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BBC Music Magazine

BBC Music Magazine August 2017

BBC Music Magazine is a must for anyone with a passion for classical music. Classical music connoisseurs and new enthusiast alike will enjoy the fascinating features and reviews of over 120 new works in every issue. Please Note: Our digital edition does not include the cover mount items or supplements you would normally find with printed copies

United Kingdom
Immediate Media Company London Limited
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13 Números

en este número

1 min.
the month in music

ONLINE Let’s Prom again As this issue hits the shelves, the BBC Proms have just started. If you’re unable to keep up with every concert day-by-day, don’t worry. Simply head over to the BBC iPlayer and BBC Proms websites to catch highlights, behind-the-scenes interviews and a good deal more! ON STAGE Tasty Appl German baritone Benjamin Appl clearly has a neat line in ironic timing, choosing to sing Schubert’s chilly Winterreise in the heat of August. But given the prospect of hearing this terrific former Radio 3 New Generation Artist amid the glorious scenery of Lake District Summer Music, we’ll gladly overlook such unseasonality. See p88 ON AIR Auld Reekie awaits As the Edinburgh Festival reaches 70 (here are Peter Pears and Kathleen Ferrier overlooking the city in 1947), Radio 3 is celebrating with…

1 min.
this month’s contributors

Helen Wallace Writer and critic ‘Growing up with seven musically-gifted siblings, Sheku Kanneh-Mason thought he was perfectly normal. Happiest performing, but free of ego, this modest, centred musician is anything but. I predict a great future.’ Page 22 Jessica Duchen Author, writer and critic ‘After visiting Bergen, I thought I’d overdosed on Edvard Grieg – but the better I get to know him, the more I find to love. If you think you like his Piano Concerto, just wait until you hear the songs.’ Page 48 Kate Bolton-Porciatti Academic, writer and critic ‘It was Schumann’s “daily bread”, Hans von Bülow’s “Old Testament”, and today it stands as the keyboard player’s Everest: Bach’s Well-Tempered Clavier. From over 80 years of recordings, we select the most memorable.’ Page 52…

2 min.

The winners of BBC Cardiff Singer of the World, and the Van Cliburn International Piano Competition (see pp10 & 11) all, should they so choose, have glittering careers ahead of them. But so do those who didn’t walk off with a prize. It’s very important that runners-up don’t lose heart. It’s all too easy for them to feel a sense of futility – months, sometimes years of preparation ending at the quarter- or semi-finals, with apparently nothing to show for it. And it’s true that voting systems in competitions (I know from one or two bitter jury experiences) can ironically work against the judges’ decisions, point-scoring systems, in some cases, allowing their second choices to rise to the top. It is what it is, as they say. Today’s competitions, however,…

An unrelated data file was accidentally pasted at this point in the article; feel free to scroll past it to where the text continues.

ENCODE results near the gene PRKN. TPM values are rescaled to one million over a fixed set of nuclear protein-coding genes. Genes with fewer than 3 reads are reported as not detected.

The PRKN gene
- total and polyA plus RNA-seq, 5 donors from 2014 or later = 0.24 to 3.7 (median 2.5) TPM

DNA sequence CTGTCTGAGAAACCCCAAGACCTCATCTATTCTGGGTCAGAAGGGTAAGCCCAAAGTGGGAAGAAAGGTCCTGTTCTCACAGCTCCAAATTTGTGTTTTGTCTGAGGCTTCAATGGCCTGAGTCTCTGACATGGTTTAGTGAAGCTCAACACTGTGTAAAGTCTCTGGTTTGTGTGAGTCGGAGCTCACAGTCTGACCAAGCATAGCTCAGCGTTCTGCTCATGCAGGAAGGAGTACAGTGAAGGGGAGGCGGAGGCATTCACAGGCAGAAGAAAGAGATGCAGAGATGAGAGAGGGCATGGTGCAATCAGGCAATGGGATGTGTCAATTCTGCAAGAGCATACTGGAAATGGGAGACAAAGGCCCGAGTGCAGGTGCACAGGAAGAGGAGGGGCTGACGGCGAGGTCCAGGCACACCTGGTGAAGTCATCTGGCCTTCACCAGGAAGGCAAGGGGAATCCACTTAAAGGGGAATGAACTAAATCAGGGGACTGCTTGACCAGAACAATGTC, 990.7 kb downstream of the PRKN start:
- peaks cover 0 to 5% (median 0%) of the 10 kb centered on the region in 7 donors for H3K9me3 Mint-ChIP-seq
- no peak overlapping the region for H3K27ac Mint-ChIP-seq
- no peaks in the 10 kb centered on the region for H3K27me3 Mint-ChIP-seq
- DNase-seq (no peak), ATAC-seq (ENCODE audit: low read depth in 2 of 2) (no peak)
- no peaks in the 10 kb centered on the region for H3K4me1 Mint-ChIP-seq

1 min.
keep calm and carry on

In the section on Dame Clara Butt in your recent feature on Blue Plaques (June issue) it was stated that London’s theatres and concert halls were closed for the duration of World War Two. This was not the case. Although entertainment venues were closed initially, they soon returned to business as usual. In fact, it was when the Queen’s Hall was destroyed the night following a concert in an air raid during the London Blitz that the Proms were first transferred to the Royal Albert Hall. They continued there until about three weeks into the 1944 season when they were suspended due to the Doodlebug attacks. During the war the gallery was closed and the cheapest seats were located in a block at the rear of the arena. They had…

4 min.

WHERE’S BEECHAM? Reading the June issue, I was surprised not to see the name of my late husband in the list of musicians who have been commemorated with Blue Plaques. I, in the company of the then Mayor of Westminster, unveiled a plaque to Sir Thomas at 31 Grove End Road, St John’s Wood, London NW8. The ceremony took place on 29 April 1979 – 100 years since Sir Thomas was born. Shirley, Lady Beecham, Suffolk MAKING A CASE While I agree that there is a need for high quality concert halls in the South West, I disagree with Penny Adie (Letters, July) that Exeter is the right location. The Great Hall at Exeter University already provides a large venue for orchestral concerts. I believe a much better location for a new venue would…

2 min.
brit double win at bbc cardiff singer

Scottish mezzo Catriona Morison has become the first British winner in the history of BBC Cardiff Singer of the World. The 31 year-old’s performances of Rossini, Strauss, Ravel and Purcell secured her the Cardiff trophy and £15,000, presented to her by the competition’s patron, soprano Dame Kiri Te Kanawa. Morison’s victory was deemed all the more impressive given her inclusion as the ‘wild card’ finalist, the ‘best of the rest’ singer chosen by the judges to compete alongside the winners of each of the four rounds. The remaining finalists were Mongolian baritone Ariunbaatar Ganbaatar, English soprano Louise Alder, Australian-Chinese tenor Kang Wang and Anthony Clark Evans, a tenor from the US. Just two days previously, Morison had sung her way to victory in the Song Prize, sharing the trophy and £7,500…